SPACEPORT AMERICA, NM (NMSA PR) – EXOS Aerospace Systems & Technologies, Inc of Greenville, Texas, has selected Spaceport America for final testing of a reusable space launch vehicle known as SARGE (Suborbital Autonomous Rocket with GuidancE).
EXOS has completed the design, test and build; has received its FAA launch license and completed the final integration and test hovering for the rocket. A successful test flight is needed to solidify the company’s plans to use the technology as the basis for a planned reusable Orbital class vehicle, the company said in a press release issued Tuesday.
The long-awaited southern road that will cut travel time between Las Cruces and Spaceport America is nearing completion, the Las Cruces Sun-News reports.
Finally, after years of delays and uncertainties, the roughly 24-mile-long road is paved. Some details remain in the overall project, which Doña Ana County officials expect to be completed in August.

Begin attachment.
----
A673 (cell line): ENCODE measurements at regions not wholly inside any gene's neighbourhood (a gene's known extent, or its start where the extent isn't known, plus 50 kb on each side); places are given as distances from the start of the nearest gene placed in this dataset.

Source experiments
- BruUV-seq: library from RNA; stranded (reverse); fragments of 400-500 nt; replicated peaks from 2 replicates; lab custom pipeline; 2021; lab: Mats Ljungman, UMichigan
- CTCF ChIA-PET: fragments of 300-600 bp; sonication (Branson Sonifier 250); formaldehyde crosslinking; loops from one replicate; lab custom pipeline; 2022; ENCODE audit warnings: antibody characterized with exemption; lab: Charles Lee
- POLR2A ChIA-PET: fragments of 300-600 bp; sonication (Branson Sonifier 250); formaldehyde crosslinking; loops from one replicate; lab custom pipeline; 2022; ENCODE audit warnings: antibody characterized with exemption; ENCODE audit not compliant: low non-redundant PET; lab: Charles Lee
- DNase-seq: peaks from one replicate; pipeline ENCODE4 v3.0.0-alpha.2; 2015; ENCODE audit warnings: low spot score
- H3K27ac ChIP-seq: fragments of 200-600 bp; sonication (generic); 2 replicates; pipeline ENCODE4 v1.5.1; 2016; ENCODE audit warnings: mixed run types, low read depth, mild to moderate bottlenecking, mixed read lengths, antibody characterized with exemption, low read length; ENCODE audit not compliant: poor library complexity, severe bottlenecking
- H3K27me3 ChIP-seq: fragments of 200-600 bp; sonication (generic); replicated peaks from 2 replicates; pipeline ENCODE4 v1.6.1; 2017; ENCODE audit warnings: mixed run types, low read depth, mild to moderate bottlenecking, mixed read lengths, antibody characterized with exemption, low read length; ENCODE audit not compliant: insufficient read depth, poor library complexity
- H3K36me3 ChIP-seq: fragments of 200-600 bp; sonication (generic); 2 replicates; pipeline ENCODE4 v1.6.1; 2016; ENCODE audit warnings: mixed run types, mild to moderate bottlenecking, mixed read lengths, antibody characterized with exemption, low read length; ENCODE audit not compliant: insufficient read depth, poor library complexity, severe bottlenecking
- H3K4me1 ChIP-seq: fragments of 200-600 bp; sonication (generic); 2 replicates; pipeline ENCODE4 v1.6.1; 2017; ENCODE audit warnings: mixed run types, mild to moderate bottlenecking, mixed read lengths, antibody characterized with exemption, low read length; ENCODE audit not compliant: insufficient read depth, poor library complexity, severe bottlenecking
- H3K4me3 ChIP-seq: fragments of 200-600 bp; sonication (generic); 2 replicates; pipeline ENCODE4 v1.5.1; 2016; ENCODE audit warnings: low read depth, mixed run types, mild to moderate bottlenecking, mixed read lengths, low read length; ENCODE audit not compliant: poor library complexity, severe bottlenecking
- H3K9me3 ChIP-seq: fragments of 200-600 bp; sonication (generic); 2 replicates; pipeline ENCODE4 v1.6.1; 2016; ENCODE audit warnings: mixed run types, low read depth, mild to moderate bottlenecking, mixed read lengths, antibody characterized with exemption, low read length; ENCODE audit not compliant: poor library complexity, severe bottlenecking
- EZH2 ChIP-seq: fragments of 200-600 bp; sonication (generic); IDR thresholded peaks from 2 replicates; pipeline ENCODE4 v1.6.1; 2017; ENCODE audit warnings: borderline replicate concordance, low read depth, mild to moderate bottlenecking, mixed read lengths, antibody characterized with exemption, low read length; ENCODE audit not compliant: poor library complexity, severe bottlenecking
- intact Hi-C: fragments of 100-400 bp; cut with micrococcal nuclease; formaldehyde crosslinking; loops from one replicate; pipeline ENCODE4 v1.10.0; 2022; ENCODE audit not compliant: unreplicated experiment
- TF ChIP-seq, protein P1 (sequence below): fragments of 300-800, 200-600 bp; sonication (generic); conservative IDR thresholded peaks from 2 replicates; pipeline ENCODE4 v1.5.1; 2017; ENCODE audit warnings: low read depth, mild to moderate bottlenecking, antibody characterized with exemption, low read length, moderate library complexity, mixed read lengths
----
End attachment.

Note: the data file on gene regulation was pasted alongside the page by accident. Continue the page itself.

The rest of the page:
Doña Ana County Manager Fernando Macias said he drove the road on July 9 to see how it looked.
“From my perspective, it’s 98 percent complete,” he said. “Maybe a little bit of touch-ups (are needed) as we go along because we haven’t technically accepted the road or accepted the finality of the project.”
For years, there’s been a dirt road along the southern route, which stretches from the Upham Exit of Interstate 25 to the spaceport. But it was in poor condition, and drivers, especially those in passenger cars, found it impassable. Even people driving trucks reported frequent flat tires.